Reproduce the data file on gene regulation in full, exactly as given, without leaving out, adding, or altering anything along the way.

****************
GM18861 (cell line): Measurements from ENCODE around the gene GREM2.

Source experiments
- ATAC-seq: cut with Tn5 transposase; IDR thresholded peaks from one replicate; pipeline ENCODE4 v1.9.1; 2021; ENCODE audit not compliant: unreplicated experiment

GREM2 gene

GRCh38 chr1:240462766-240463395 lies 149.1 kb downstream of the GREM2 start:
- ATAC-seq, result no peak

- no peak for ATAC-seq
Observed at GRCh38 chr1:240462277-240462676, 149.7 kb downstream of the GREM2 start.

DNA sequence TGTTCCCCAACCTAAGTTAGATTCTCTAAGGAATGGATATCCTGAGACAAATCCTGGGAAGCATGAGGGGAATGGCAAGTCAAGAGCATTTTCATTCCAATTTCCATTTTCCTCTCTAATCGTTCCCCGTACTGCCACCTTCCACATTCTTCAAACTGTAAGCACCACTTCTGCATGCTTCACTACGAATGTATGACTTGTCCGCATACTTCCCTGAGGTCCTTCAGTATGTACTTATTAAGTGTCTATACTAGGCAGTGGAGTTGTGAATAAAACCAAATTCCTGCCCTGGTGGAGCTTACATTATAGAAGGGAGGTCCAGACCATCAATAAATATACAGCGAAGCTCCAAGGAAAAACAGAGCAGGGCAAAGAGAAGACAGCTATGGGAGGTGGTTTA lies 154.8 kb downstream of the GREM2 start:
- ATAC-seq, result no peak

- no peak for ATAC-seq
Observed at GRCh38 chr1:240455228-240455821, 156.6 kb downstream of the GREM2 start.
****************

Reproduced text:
GM18861 (cell line): Measurements from ENCODE around the gene GREM2.

Source experiments
- ATAC-seq: cut with Tn5 transposase; IDR thresholded peaks from one replicate; pipeline ENCODE4 v1.9.1; 2021; ENCODE audit not compliant: unreplicated experiment

GREM2 gene

GRCh38 chr1:240462766-240463395 lies 149.1 kb downstream of the GREM2 start:
- ATAC-seq, result no peak

- no peak for ATAC-seq
Observed at GRCh38 chr1:240462277-240462676, 149.7 kb downstream of the GREM2 start.

DNA sequence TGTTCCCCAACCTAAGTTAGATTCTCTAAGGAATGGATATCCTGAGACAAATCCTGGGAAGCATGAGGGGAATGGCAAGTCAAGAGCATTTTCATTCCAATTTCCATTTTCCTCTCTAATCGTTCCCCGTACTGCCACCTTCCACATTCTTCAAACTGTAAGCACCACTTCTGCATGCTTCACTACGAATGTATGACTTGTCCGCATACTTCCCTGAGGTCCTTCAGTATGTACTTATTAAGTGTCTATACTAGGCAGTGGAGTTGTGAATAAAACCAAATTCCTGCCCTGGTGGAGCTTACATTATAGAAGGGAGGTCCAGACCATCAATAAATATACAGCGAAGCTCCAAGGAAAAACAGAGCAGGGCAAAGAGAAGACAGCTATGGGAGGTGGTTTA lies 154.8 kb downstream of the GREM2 start:
- ATAC-seq, result no peak

- no peak for ATAC-seq
Observed at GRCh38 chr1:240455228-240455821, 156.6 kb downstream of the GREM2 start.